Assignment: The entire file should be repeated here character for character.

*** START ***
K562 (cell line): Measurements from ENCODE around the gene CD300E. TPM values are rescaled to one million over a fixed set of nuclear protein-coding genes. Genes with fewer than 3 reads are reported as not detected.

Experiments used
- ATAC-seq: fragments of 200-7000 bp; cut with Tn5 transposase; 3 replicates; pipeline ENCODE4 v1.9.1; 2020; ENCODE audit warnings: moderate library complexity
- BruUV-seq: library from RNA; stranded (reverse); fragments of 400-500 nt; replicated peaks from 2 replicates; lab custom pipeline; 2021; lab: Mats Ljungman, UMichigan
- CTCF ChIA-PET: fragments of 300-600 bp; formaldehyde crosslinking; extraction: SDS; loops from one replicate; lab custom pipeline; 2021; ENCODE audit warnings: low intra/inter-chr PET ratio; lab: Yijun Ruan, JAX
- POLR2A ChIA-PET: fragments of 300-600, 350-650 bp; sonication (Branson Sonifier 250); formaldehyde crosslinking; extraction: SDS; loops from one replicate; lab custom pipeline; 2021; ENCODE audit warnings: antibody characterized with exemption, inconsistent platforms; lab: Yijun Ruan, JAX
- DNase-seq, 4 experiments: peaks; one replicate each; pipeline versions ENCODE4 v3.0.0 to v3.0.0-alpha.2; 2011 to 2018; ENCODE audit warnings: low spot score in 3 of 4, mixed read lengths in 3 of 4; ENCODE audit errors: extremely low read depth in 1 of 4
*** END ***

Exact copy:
K562 (cell line): Measurements from ENCODE around the gene CD300E. TPM values are rescaled to one million over a fixed set of nuclear protein-coding genes. Genes with fewer than 3 reads are reported as not detected.

Experiments used
- ATAC-seq: fragments of 200-7000 bp; cut with Tn5 transposase; 3 replicates; pipeline ENCODE4 v1.9.1; 2020; ENCODE audit warnings: moderate library complexity
- BruUV-seq: library from RNA; stranded (reverse); fragments of 400-500 nt; replicated peaks from 2 replicates; lab custom pipeline; 2021; lab: Mats Ljungman, UMichigan
- CTCF ChIA-PET: fragments of 300-600 bp; formaldehyde crosslinking; extraction: SDS; loops from one replicate; lab custom pipeline; 2021; ENCODE audit warnings: low intra/inter-chr PET ratio; lab: Yijun Ruan, JAX
- POLR2A ChIA-PET: fragments of 300-600, 350-650 bp; sonication (Branson Sonifier 250); formaldehyde crosslinking; extraction: SDS; loops from one replicate; lab custom pipeline; 2021; ENCODE audit warnings: antibody characterized with exemption, inconsistent platforms; lab: Yijun Ruan, JAX
- DNase-seq, 4 experiments: peaks; one replicate each; pipeline versions ENCODE4 v3.0.0 to v3.0.0-alpha.2; 2011 to 2018; ENCODE audit warnings: low spot score in 3 of 4, mixed read lengths in 3 of 4; ENCODE audit errors: extremely low read depth in 1 of 4